‘The first time I met the parent of someone I was amorous with (I’ll call him Chuka) was when I was about 16. By amorous I mean holding hands, sometimes hugging and just spending time together laughing and talking – I grew up in a very religious setting where dating was considered a gateway to hell for teenagers.
My love at the time, who was our choir director as well, had invited me to go with him to the tailor making our choir robes so that I could model the sample that the tailor had made. But on our way to the tailor’s however, Chuka told me that the tailor had earlier called to inform him that he would instead deliver the robe to his house and we’d have to go to his house instead. Instantly, I got upset asking why he didn’t tell me before we set out. I told him I couldn’t go to his house on a Saturday, as his parents would be around, and I did not need that kind of pressure. Chuka quickly pacified me, letting me know his parents were out for a wedding and it would just be the two of us in the house.
True to his words, his parents were not at home. But as the tailor left and I was still prancing about in the robe, refusing to go change as I felt it was too pretty a robe, guess who walked in? His mother! We didn’t hear the gate open or the car drive in. I swear, it was like one of those moments on Zee TV shows where something dramatic happens and the cameraman pans the camera to focus on everyone’s face at intervals, with a ghen-ghen sound track playing in the background. “What is going n here?” She asked Chuka. She went on to lecture me on how I should not have visited when it would just be Chuka and I in the house, as people might assume we were doing sinful things. And while I could see her admonishment was from a good place, I was scarred for life. I mean, his mom and I eventually became very chummy, but the initial encounter with her made me eternally wary of people’s parents, especially when I am dating them.
In all my wariness of people’s parents though, I never imagined that there could be an even bigger problem with a date’s parents than just meeting them. Maybe it has to do with the fact that I have never really dated a man with an inordinately close relationship with his parents or anything remotely related. I have heard of mommy’s boys and of people who need their parent’s permission for everything (even after they are married), but nothing ever prepared me for my cousin’s ordeal…which she finally narrated to me in detail this morning. She explained to me why she broke off her engagement with her boyfriend of two years. In her own words: “I cannot live the rest of my life married to him and his mother. That future is not for me biko.”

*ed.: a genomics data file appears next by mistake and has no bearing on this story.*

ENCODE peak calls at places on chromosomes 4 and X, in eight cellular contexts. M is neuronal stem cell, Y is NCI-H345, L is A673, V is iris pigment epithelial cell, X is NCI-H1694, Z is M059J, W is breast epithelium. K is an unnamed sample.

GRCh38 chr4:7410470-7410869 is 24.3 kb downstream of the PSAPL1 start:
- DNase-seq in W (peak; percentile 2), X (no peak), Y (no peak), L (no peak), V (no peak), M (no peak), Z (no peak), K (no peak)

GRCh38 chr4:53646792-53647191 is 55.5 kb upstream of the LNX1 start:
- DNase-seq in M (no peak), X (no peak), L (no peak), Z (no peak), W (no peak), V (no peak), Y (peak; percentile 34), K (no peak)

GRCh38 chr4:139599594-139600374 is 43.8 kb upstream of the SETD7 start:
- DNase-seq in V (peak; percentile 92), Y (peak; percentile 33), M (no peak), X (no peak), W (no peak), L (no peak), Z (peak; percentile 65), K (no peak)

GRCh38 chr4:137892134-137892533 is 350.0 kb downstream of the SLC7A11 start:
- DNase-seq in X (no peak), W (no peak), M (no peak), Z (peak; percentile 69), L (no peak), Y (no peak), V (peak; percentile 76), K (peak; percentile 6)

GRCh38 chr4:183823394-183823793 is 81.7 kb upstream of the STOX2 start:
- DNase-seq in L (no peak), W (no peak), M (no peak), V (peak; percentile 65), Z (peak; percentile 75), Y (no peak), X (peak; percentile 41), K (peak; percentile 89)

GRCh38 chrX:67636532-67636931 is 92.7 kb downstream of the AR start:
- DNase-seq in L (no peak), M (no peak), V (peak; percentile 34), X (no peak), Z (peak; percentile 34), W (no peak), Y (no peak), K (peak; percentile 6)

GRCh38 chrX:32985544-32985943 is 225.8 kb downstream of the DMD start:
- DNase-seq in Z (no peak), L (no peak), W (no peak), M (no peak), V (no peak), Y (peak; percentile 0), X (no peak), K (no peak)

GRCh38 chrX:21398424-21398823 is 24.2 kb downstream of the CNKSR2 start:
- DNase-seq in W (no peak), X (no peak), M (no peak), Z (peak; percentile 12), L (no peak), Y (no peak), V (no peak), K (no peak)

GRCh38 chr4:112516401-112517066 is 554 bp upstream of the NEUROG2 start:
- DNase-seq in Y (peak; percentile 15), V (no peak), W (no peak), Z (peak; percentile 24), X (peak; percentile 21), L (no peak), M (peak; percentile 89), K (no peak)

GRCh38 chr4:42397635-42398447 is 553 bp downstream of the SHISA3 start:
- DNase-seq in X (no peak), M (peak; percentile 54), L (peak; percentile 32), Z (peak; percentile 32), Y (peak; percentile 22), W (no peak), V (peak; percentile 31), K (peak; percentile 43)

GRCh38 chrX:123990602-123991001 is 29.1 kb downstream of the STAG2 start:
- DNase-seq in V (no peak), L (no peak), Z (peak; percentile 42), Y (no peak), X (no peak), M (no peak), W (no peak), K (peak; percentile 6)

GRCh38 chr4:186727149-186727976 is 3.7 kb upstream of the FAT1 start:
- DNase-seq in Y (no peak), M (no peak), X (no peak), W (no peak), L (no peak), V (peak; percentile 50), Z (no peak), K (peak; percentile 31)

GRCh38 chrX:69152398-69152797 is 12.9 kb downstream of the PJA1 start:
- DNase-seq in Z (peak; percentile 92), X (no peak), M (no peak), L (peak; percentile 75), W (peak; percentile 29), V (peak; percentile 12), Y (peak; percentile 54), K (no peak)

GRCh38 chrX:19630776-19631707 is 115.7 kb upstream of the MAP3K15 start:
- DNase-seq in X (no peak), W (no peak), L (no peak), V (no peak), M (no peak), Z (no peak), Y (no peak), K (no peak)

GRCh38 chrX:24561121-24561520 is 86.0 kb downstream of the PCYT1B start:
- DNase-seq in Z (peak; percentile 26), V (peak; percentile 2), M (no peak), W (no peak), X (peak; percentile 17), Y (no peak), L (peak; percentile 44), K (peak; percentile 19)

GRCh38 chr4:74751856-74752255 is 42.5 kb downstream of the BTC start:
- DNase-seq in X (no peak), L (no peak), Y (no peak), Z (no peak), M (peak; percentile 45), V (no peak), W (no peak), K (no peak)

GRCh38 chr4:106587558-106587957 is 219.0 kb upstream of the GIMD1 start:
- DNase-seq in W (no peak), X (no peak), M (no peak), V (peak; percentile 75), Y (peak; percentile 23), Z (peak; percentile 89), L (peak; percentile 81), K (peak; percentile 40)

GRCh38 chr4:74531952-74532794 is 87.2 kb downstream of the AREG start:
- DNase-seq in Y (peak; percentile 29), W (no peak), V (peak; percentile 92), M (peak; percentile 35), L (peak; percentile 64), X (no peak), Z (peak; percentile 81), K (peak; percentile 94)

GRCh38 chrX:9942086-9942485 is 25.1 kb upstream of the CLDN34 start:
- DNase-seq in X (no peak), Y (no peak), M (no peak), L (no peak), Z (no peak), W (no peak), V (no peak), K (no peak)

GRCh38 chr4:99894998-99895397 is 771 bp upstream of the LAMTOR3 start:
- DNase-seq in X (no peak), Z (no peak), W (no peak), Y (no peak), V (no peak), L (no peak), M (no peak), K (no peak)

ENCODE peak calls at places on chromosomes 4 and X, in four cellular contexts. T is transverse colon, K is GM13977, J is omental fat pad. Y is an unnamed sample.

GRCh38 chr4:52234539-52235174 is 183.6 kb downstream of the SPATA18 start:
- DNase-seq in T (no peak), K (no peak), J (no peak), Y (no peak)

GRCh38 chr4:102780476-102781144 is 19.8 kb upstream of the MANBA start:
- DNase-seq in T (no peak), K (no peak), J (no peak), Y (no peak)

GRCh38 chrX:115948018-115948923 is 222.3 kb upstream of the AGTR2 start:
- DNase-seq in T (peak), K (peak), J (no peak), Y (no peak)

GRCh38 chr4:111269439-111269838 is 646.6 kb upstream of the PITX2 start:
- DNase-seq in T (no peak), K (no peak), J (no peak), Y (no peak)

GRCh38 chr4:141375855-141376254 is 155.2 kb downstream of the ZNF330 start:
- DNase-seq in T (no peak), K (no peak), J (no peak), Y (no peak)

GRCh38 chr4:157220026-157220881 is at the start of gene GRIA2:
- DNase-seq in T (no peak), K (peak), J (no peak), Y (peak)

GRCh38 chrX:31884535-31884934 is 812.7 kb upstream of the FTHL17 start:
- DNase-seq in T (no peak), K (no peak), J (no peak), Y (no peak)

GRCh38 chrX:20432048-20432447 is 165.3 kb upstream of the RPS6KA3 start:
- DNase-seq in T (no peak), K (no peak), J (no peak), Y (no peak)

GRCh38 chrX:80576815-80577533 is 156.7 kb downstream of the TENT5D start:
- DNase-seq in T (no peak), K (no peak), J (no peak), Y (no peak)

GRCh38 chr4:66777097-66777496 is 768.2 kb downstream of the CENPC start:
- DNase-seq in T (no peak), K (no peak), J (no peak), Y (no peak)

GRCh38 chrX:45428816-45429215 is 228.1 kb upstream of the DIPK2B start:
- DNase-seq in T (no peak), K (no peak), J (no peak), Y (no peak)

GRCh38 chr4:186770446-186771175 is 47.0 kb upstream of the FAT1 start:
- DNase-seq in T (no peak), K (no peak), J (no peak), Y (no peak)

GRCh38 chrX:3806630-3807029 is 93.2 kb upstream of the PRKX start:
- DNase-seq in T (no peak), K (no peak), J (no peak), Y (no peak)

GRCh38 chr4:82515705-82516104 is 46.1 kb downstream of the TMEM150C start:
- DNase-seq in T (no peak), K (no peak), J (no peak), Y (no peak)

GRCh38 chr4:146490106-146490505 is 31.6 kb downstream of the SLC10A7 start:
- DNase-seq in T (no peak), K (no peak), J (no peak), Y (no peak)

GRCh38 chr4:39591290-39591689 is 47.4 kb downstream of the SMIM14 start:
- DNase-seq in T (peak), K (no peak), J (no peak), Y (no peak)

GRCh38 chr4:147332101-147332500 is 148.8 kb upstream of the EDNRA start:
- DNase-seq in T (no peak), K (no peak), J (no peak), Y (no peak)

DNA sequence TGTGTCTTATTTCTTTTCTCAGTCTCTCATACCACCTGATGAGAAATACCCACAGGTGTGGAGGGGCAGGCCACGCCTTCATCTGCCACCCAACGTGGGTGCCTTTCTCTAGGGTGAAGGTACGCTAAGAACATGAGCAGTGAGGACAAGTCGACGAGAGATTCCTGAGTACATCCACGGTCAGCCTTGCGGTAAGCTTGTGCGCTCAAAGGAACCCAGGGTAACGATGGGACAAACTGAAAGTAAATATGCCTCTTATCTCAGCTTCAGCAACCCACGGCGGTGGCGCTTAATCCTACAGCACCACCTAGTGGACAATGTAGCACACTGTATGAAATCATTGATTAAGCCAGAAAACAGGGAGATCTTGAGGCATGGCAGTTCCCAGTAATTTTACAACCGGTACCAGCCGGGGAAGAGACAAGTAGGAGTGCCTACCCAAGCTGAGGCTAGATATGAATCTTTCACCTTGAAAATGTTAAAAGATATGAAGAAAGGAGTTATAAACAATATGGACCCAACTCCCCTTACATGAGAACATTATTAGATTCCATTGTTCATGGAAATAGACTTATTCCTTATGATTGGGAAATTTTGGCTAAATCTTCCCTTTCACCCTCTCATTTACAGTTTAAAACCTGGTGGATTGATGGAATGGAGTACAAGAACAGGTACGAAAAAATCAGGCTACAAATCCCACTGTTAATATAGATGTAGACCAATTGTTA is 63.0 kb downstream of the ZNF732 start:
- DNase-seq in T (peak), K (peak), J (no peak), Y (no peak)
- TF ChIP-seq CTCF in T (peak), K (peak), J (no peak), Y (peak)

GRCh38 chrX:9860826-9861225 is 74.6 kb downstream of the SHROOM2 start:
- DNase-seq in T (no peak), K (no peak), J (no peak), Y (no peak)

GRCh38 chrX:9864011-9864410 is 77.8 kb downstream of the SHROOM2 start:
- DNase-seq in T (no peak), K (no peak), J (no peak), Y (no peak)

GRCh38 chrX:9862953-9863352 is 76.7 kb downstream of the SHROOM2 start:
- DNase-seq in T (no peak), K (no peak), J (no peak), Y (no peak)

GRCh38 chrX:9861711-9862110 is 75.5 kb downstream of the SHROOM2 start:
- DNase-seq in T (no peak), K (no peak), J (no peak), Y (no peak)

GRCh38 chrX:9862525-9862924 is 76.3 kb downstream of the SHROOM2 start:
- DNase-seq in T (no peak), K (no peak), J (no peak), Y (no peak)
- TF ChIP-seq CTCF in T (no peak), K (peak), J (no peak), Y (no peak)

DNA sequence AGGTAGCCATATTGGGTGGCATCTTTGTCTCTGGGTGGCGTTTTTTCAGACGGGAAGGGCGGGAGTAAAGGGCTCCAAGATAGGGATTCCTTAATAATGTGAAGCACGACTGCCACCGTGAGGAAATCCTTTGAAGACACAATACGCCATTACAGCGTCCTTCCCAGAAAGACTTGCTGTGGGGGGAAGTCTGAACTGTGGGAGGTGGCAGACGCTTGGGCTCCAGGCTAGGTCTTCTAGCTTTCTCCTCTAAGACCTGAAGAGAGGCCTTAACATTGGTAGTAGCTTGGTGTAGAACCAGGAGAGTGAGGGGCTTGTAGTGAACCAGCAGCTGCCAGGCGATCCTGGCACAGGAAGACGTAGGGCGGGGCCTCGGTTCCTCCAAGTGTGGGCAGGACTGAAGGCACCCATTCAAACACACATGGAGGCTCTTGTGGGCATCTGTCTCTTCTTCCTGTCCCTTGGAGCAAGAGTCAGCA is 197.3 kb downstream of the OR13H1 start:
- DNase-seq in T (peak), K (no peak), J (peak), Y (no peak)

As an only child, she understood the bond her ex-fiancée had with his mother and was ready to accept the dynamics of their mother-son relationship. She was prepared to live with the fact that the boyfriend will forever love his mother more than he loved her. But, certain incidents occurred while planning their wedding that made her realize their relationship was indeed inappropriate and unbearable. According to her, it started with picking out an apartment they would move into after marriage. The dude’s mother had insisted that he would not move out of the house he was living in with her already as that would be a waste of money. Instead the house will be redecorated to include a room for her (my cousin) after marriage. Meaning she won’t even be sharing a room with the husband in the said family house. Again, that they would have to have their traditional wedding in Lagos, as she could not travel to the east more than once (They had already done the Iku Aka in the east) …and the son was just agreeing to it all, not asking her opinion. Perhaps the worst was when the mother insisted that her pastor had told her that my cousin had to be baptized before the wedding, otherwise it would bring them bad luck. Her fiance actually fought with her for not letting him know she had not being baptized before…without even asking her to confirm first.
Basically, the incidents revealed to my cousin that her ex-fiancé was indeed a pseudo-husband to his mom, ergo him prioritizing his commitments to his mom over his commitments to her. And worse, his ex-fiancé’s need for his mother’s approval and his dependency gave her room to be involved in different aspects of their relationship, something that would clearly never change – he will always side with his mother, if there are any disagreements or criticisms.
As I listened to her, I felt a new kind of phobia start to build up inside of me. How did she not pick this up in 2 years, before the wedding wahala? Does this mean I must now avoid men who are close to their mothers or face the frustrations my cousin has had to deal with otherwise? Is there a chance a relationship can survive when a man’s mother is the third person in the relationship?
Please help me! Share your thoughts.